“These cities have made their way to the BPM (BPO) sector map owing to their excellent infrastructure, including cheaper real estate, cost-competitiveness, availability of talent and conducive business environment,” the Nasscom report said.
The southern Indian state of Kerala has finally joined the bandwagon of Indian states launching massive solar power tenders.
The Kerala State Electricity Board has floated a tender for 200 MW of solar power capacity. Bidders will be able to submit bids for project capacities between 10 MW and 200 MW.
The benchmark tariff has been set at Rs 7.04/kWh (US¢11.0/kWh), which is significantly higher than the lowest-ever tariff of Rs 4.34/kWh (US¢6.5/kWh) realized in an auction few months back.
According to media reports, tariff bids for this tender are expected to be higher than the recent ones due to several reasons. The project developers will be required to identify and acquire land on their own. Bank guarantees and bid bond amounts to be submitted by the bidders are also higher than other recent tenders.
Nevertheless, healthy response to the tender can be expected, as Kerala enjoys substantial solar radiation resources. The state has not seen any major capacity addition since the launch of the National Solar Mission in 2010. By the end of February 2016, only 12 MW of capacity had been commissioned in the state, none of which was achieved in the current financial year of 2015-16. Continue reading
The work on the 22-km long Mumbai Trans Harbour Link (MTHL) could get delayed further as the Mumbai Metropolitan Region Development Authority (MMRDA) has missed its deadline set by chief minister Devendra Fadnavis to float civil works for the project.
In January, Mr Fadnavis had said that MMRDA has all the necessary clearances for the project. Once the notification on it is out, the government would formally complete all the talks with JICA related to the financing of the project and also begin the process of tenders by the end of March. That, however, does not seem possible at the moment as the project is yet to be approved by the Japanese government for JICA to fund the project.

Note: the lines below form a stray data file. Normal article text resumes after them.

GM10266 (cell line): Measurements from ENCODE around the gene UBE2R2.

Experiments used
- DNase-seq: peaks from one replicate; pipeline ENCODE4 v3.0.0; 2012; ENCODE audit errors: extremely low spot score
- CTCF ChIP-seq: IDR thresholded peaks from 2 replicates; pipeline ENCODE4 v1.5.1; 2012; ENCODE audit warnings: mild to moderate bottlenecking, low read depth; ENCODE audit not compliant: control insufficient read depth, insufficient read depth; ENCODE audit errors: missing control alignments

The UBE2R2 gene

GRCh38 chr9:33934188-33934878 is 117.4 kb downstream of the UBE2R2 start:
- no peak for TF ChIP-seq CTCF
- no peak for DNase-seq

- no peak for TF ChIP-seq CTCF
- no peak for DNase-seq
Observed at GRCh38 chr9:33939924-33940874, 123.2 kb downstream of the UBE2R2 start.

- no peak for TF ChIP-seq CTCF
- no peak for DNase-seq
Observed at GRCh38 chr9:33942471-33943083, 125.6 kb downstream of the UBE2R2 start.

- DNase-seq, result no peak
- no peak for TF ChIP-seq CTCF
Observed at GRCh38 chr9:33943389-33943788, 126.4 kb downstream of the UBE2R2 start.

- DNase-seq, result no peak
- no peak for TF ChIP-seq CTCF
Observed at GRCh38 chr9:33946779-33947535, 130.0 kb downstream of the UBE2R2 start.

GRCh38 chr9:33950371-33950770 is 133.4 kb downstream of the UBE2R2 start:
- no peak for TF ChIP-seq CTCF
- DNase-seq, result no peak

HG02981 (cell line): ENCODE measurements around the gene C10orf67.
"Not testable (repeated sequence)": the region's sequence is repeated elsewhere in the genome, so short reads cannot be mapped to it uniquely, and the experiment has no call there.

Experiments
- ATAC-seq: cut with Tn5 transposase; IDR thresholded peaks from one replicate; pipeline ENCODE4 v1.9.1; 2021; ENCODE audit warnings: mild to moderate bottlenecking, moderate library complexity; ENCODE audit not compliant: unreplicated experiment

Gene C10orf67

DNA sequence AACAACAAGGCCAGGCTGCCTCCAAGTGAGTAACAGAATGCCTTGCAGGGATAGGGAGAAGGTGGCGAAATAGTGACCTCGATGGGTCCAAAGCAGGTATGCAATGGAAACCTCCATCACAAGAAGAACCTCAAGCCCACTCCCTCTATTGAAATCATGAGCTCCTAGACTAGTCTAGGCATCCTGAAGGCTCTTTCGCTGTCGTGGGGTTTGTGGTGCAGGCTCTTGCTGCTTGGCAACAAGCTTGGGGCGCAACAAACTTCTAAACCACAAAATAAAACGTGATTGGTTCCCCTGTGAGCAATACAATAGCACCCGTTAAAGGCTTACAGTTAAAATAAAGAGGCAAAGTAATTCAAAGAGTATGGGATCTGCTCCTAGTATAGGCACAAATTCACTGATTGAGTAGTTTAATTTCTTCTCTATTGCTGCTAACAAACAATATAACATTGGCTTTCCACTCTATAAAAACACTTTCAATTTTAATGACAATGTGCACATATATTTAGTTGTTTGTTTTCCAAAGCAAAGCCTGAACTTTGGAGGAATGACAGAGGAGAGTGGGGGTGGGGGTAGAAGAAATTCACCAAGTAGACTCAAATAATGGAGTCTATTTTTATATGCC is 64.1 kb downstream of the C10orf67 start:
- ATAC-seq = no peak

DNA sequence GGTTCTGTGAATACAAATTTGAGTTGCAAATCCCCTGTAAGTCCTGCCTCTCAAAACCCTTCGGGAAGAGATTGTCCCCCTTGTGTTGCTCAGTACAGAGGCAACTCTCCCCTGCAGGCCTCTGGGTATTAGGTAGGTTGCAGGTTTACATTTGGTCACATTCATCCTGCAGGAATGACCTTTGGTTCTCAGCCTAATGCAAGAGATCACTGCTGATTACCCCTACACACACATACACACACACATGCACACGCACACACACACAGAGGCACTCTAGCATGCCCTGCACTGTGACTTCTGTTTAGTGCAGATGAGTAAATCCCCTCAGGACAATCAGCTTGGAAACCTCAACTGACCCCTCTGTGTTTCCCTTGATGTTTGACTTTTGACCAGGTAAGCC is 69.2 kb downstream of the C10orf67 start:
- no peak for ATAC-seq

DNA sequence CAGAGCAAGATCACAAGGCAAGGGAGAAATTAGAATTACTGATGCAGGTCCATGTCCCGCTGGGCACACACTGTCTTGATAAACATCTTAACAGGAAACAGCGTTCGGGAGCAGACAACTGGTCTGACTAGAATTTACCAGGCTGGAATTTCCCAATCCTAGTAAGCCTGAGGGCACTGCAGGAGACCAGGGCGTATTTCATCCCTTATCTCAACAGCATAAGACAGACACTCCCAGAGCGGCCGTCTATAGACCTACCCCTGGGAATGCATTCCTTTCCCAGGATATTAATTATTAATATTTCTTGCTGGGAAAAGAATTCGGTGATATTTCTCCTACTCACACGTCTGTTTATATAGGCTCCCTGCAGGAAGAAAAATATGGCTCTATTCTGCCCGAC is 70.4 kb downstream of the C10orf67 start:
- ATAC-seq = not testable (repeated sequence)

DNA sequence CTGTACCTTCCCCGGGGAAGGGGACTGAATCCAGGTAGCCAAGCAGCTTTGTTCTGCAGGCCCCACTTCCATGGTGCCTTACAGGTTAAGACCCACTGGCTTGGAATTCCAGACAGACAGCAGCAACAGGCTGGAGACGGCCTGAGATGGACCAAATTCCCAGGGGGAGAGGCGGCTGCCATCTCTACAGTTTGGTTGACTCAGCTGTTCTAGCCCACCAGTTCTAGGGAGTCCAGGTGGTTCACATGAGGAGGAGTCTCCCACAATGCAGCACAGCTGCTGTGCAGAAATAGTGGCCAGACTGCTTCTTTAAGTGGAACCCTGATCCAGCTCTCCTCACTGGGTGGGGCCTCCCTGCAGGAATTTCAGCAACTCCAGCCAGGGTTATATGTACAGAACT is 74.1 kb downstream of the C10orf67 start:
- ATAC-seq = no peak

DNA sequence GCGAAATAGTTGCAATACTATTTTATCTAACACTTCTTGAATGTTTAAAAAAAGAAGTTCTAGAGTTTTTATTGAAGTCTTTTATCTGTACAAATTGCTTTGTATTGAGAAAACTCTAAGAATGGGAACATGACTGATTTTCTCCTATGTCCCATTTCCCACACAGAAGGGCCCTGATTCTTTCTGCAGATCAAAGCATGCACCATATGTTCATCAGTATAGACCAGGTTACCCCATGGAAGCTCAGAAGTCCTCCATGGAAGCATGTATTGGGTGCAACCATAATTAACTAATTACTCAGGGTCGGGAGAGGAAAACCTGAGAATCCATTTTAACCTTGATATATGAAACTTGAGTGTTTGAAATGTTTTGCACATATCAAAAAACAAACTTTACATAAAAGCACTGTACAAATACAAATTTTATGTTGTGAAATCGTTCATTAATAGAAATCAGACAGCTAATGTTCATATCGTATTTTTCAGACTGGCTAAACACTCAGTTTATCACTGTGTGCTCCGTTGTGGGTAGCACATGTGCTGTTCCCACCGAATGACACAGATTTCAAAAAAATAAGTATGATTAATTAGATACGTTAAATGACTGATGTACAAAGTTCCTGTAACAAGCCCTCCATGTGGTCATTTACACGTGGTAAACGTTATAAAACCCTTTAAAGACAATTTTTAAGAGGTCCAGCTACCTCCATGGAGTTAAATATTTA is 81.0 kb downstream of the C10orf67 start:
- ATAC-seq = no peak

Commenting on the matter, a senior MMRDA official said, “We were expecting to complete all the formalities with the JICA officials and sign the financial closure agreement around March 10. But that could not happen and it caused the delay in floating tenders for the project.”
He further added, “We are expecting to complete all the formalities related to the work within this year so that the work on the project could start before the end of financial year of 2016-17.”
The project pegged at Rs 17,500 crore recently got a boost as the MMRDA allocated Rs 1,000 crore for the project in its financial budget for 2016-17. However, the project is yet to be inked with the Japanese International Cooperation Agency (JICA), which is going to fund 80 per cent of the total amount of the project.